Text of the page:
As my favourite canal is the Calder & Hebble Canal, it will come as no surprise that my favourite peg had to be somewhere along this length of canal.
Current club, team or Sponsor?: Canal & River Trust Angling Team. We compete in the Angling Trust Division 2 national, finishing 14th in each of the past two years
How old were you when you started fishing?: 11
What is your favourite venue?: Calder & Hebble Canal
What is your favourite species?: Roach
What is your favourite bait?: Hempseed
What is your greatest angling achievement?: Representing England U18s in 2012, and bringing home a team silver and individual bronze medals with two section wins.
What is your ambition in angling?: To just keep enjoying it
Who is your angling hero and why?: My dad, he got me into it fishing and kept me positive about striving to achieve my goal of getting into the England U18s team.
The reason I love the Calder & Hebble Canal is simply because of the variety of fishing. Every stretch of the canal requires a different approach for different fish species. Luke Wrzosek
As my favourite canal is the Calder & Hebble Canal, it will come as no surprise that my favourite peg had to be somewhere along this length of canal. Over the years I have fished just about every stretch of this canal, from Wakefield all the way westwards to where it joins the Rochdale Canal at Sowerby Bridge. Choosing just one peg is tough but eventually I decided to plump for a peg on the Dewsbury Arm of the canal.
The reason I love the Calder & Hebble Canal is simply because of the variety of fishing. Every stretch of the canal requires a different approach for different fish species. It can range from fishing squats or bloodworm for small fish, to fishing worms or hemp for the bonus fish. The depths can also vary, from around 4ft 6inch at the deepest at Sowerby Bridge, to around 9ft at the deepest at Calder Grove. The usual species such as roach, bream and perch can be caught in the canal, as well as some surprises!
One match that stands out for me amongst others, is an open match I fished on the arm section of the Dewsbury arm of the Calder & Hebble Canal around August a couple of years ago. The length is rented from Canal & River Trust by the Thornhill Angling Club.
They offer very cheap day permits (just £3.00) and an annual membership for £32.00. This section is full of reeds and features, and holds a lot of bonus fish as well as the usual species. The pegs to draw are the lower numbers, and it will come as no surprise to anyone that I drew the fancied peg 7, which I have decided is my favourite canal peg.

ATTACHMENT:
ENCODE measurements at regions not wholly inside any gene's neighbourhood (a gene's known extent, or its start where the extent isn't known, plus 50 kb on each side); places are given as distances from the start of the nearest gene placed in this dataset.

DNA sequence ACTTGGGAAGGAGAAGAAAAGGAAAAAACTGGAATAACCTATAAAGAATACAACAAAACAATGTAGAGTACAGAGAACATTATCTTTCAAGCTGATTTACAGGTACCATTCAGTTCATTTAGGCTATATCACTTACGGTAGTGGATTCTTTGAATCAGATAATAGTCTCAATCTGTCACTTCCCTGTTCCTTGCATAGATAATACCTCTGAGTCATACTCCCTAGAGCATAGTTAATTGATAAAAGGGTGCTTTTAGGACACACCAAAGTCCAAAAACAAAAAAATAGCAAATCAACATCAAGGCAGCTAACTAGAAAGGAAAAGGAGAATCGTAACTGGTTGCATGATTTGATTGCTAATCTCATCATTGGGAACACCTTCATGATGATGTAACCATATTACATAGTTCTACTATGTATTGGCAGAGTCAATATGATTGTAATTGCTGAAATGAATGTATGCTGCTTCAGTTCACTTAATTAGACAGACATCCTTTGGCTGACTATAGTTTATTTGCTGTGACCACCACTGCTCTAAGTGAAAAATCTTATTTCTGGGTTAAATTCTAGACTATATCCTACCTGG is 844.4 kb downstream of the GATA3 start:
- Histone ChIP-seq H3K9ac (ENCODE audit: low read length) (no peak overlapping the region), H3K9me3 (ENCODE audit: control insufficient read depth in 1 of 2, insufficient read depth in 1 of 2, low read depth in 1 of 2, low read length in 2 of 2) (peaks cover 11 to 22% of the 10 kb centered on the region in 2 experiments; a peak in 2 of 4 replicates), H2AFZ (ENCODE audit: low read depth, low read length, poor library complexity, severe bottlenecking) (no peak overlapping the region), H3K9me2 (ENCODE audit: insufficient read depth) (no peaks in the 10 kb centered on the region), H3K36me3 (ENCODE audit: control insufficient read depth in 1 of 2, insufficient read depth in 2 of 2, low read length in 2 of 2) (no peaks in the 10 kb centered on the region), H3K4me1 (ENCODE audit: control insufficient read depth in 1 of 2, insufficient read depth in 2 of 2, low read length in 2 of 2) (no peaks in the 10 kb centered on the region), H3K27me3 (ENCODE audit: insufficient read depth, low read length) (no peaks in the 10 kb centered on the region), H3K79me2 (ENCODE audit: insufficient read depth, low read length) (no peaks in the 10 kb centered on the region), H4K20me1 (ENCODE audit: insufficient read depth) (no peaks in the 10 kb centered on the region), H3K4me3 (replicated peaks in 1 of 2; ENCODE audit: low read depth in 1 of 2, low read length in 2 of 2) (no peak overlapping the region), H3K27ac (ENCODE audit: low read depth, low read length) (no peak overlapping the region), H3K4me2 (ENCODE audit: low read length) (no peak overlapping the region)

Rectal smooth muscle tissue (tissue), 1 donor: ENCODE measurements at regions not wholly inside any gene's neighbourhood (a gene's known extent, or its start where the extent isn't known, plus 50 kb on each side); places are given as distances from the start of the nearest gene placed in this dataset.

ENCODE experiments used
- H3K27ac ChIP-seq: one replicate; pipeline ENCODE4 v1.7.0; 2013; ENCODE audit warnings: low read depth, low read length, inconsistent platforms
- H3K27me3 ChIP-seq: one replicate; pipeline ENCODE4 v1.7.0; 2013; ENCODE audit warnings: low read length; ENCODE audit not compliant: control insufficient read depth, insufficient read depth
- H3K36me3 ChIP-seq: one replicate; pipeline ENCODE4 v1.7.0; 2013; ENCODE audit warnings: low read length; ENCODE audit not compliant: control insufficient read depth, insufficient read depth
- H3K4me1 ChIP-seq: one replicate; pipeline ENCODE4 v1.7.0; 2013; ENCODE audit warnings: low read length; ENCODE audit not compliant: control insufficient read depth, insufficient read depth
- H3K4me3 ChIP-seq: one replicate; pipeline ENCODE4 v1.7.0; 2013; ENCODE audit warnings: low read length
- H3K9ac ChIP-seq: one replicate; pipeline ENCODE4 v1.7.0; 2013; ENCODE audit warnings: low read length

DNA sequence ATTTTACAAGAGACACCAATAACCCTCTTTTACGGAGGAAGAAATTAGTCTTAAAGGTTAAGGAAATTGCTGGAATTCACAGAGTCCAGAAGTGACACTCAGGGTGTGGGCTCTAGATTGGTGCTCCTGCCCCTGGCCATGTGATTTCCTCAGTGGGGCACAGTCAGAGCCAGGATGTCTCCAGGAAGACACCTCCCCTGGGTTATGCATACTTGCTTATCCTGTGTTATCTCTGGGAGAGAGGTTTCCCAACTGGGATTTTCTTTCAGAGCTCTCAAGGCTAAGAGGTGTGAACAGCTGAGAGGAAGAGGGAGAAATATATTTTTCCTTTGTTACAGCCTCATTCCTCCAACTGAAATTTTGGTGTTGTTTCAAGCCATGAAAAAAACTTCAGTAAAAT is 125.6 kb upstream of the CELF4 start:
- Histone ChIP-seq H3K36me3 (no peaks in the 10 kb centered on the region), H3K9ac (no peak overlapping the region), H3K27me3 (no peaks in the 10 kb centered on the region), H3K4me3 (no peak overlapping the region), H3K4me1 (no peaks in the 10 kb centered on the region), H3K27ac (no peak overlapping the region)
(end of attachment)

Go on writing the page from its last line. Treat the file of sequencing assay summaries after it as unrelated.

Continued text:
As this stretch of the canal is only around eight or nine metres wide due to reeds and features, my approach was simple. Two lines, one with worms and one with casters up to the reeds to target bonus fish. Strong rigs of 0.14 with an 0.14 hooklength, a size 16 hook with strung out shot and a 14 hollow elastic completed the rigs. Only two rigs were set up, one 0.4g and one 0.2g to cover the 4ft of depth.
Chopped worm on one line and casters on the other, regularly topped up after each fish kept the approach simple. A tench after 30 minutes on a worm got my hopes up for a match victory, even after its spirited fight in the middle of some lilies when I thought I was going to lose it. My next fish however came as a surprise. After a less spirited fight than the tench, a crucian carp appeared beaten in my landing net. More tench followed throughout the day with regular topping up of feed on both lines. When the scales arrived, I ended up with 14lb 15oz made up of six tench and the crucian, plus a few bits comfortably winning me the match.
Other notable sections include Calder Grove and Bingley Arms, which often throw up good nets of bream to 40lb. 10lb can also be achieved from most pegs along the full length of the canal. You can find out which clubs rent the fishing on the various sections of the Calder & Hebble Canal here.
The Dewsbury Arm is often used by the Trust as a venue for fishing taster sessions as part of the Let’s Fish Campaign.